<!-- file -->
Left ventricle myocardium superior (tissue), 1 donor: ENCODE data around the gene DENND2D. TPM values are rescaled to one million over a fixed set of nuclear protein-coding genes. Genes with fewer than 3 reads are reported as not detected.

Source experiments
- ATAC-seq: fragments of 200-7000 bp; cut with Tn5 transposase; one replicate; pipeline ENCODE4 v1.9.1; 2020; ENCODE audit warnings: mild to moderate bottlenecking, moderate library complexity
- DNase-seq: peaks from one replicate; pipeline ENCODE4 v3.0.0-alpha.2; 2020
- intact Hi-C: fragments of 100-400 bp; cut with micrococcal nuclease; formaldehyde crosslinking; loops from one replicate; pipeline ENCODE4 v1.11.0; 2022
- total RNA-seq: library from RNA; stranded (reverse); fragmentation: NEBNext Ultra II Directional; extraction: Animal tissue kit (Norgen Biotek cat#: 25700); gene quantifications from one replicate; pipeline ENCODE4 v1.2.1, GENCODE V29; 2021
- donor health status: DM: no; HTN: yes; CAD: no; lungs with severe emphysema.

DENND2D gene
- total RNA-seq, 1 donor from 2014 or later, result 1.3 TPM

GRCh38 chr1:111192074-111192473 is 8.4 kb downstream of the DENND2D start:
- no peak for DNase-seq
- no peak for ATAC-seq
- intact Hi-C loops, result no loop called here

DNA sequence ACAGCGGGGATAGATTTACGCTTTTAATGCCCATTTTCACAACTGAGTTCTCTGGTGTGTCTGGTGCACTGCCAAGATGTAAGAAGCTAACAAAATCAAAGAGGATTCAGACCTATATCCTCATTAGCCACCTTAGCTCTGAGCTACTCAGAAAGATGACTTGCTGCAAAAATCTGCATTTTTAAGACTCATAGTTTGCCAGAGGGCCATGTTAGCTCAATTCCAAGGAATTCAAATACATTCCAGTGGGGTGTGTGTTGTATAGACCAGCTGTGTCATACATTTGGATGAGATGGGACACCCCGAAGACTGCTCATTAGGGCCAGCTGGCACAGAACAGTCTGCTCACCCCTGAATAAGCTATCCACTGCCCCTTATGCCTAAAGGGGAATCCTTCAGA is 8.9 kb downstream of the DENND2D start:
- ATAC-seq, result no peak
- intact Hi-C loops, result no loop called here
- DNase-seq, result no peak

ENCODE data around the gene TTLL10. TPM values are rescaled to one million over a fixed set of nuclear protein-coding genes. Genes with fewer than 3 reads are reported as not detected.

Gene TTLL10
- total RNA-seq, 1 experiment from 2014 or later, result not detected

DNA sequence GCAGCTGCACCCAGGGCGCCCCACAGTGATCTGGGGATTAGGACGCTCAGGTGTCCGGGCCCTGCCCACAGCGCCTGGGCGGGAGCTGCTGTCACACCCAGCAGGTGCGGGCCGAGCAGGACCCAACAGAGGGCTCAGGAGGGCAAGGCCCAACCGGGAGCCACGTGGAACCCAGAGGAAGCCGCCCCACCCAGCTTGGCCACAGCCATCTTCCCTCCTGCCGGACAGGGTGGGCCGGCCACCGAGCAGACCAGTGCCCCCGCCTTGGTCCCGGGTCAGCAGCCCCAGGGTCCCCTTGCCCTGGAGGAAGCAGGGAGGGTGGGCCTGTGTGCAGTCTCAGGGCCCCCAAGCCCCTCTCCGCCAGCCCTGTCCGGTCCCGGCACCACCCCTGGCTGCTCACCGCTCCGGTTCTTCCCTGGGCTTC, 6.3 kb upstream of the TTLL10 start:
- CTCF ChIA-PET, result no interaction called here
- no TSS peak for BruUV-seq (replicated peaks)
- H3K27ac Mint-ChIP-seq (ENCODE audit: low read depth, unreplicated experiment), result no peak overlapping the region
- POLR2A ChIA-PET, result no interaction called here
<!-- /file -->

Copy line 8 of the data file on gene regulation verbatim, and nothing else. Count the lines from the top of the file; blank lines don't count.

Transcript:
DENND2D gene